Are you an angry bird? Try these simple tricks to chill and think before you act.
Do something, don’t stew
If you are angry with a politician, policy, or other public injustice, do something about it. In one study, researchers from the University of Wisconsin tracked the brain-wave patterns in students who had just been told the university was considering big tuition increases.
They all exhibited brain patterns signifying anger, but signing a petition to block the tuition increases seemed to provide satisfaction. Put simply, working to right a wrong is life-affirming and positive. Stewing in a bad situation without taking action is the opposite.
However, your bad mood might not be situational; these 8 medical conditions might be the reason for your bad mood.
Don’t beat up your pillow
Think hitting something will feel cathartic and help you reduce your anger? Punching a pillow (or a person) doesn’t help, according to a study published in the Journal of Personality and Social Psychology.
Contrary to popular belief, these common reactions don’t decrease your anger. In fact, the researchers found they may actually increase your hostility.
Take three deep breaths
When you’re angry, your body becomes tense, says Robert Nicholson, PhD, a former assistant professor of community and family medicine at St. Louis University in St. Louis, MO. Breathing deeply helps you learn how to calm down by lowering your internal anger meter. Deep breathing is just one of the many ways you can instantly turn a bad mood around.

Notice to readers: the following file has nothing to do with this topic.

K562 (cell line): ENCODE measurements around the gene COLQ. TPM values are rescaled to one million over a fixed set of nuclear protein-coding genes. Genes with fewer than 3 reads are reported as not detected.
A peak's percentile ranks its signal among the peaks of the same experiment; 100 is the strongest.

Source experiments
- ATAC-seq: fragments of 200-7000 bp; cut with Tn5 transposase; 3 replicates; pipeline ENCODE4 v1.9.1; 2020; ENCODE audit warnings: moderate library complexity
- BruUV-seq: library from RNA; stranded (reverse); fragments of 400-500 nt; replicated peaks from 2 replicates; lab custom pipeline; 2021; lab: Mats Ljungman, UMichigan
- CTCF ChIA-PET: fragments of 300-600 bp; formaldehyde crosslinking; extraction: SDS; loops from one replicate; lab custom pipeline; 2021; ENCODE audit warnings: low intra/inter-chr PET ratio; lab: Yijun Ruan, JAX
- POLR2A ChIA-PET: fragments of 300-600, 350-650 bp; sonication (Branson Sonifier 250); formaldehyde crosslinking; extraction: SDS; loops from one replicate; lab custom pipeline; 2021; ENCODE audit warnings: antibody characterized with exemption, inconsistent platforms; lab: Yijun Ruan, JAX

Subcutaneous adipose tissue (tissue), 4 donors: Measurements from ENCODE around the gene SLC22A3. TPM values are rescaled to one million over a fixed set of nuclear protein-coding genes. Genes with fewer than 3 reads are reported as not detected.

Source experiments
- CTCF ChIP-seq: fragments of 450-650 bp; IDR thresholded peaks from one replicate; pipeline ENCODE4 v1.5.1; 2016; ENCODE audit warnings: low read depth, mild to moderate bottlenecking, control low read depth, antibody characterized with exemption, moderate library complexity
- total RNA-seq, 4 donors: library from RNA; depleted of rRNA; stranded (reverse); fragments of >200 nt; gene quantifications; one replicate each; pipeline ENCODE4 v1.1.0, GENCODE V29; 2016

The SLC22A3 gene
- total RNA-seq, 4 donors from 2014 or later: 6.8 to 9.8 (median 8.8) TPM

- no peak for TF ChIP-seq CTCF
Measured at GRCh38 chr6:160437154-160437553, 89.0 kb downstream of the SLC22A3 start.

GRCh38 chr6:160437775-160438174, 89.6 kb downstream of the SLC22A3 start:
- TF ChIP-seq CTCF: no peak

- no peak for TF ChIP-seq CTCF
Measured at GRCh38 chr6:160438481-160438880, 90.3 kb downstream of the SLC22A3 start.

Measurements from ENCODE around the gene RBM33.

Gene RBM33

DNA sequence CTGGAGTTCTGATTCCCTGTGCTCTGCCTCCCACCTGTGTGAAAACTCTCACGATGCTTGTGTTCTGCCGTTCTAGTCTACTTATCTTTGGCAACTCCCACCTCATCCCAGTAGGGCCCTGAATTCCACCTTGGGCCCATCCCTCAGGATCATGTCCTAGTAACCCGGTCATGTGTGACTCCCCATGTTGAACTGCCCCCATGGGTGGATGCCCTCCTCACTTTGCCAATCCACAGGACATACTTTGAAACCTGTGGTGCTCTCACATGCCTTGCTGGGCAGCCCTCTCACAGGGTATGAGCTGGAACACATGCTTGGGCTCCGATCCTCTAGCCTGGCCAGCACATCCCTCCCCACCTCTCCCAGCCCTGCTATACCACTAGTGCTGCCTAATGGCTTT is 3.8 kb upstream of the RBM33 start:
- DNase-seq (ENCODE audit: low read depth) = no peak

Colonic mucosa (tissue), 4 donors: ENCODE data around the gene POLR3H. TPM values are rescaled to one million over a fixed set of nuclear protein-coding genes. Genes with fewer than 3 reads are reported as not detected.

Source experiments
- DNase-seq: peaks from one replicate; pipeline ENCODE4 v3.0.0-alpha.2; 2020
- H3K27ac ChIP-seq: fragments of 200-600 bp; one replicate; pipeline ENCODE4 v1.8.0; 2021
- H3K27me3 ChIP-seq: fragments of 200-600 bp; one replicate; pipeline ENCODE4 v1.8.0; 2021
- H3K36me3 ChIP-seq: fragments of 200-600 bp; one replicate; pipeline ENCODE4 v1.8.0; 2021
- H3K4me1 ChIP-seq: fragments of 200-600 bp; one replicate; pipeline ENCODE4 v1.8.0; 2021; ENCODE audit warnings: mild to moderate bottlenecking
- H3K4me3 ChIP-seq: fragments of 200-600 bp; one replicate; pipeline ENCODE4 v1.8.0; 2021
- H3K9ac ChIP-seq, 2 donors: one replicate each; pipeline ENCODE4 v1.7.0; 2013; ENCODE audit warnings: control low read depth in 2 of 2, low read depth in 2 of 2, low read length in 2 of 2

Understand your anger
Think like a detective and track down clues about the kinds of situations, people, and events that trigger your anger, says Nicholson. Once you’re aware of them, try to avoid them if possible. If you can’t avoid them, at least you’ll know to anticipate them, which will give you more time to prepare for them so they don’t affect you so negatively.
You can also think of the situation as an opportunity to practice not getting worked up. Next time you start to feel the anger boiling up inside you, try these 7 tricks to help you work through your frustrations without complaining.
Don’t lose it
Whoever loses it, loses. Losing your temper makes you look like the bad guy to everyone else, no matter who is really at fault, says Tina Tessina, PhD, a psychotherapist in Long Beach, CA, and the author of It Ends With You: Grow Up and Out of Dysfunction.
To learn how to calm down fast, visualize a scene in which you got angry and replay the tape several times, each time envisioning yourself responding a different way.
You’re actually rehearsing different reactions and giving yourself new options. The next time you’re close to losing your temper, one of these options will pop into your mind, providing you with a better response.
Go for a walk
When you get really angry, walk away from the source, Tessina says. A five-minute walk outside or another calming activity like yoga are both great coping strategies for dealing with anger.
If your anger stems from the traffic jam you’re stuck in, turn up the radio and sing at the top of your lungs. The idea: Create a mental or physical escape from the situation.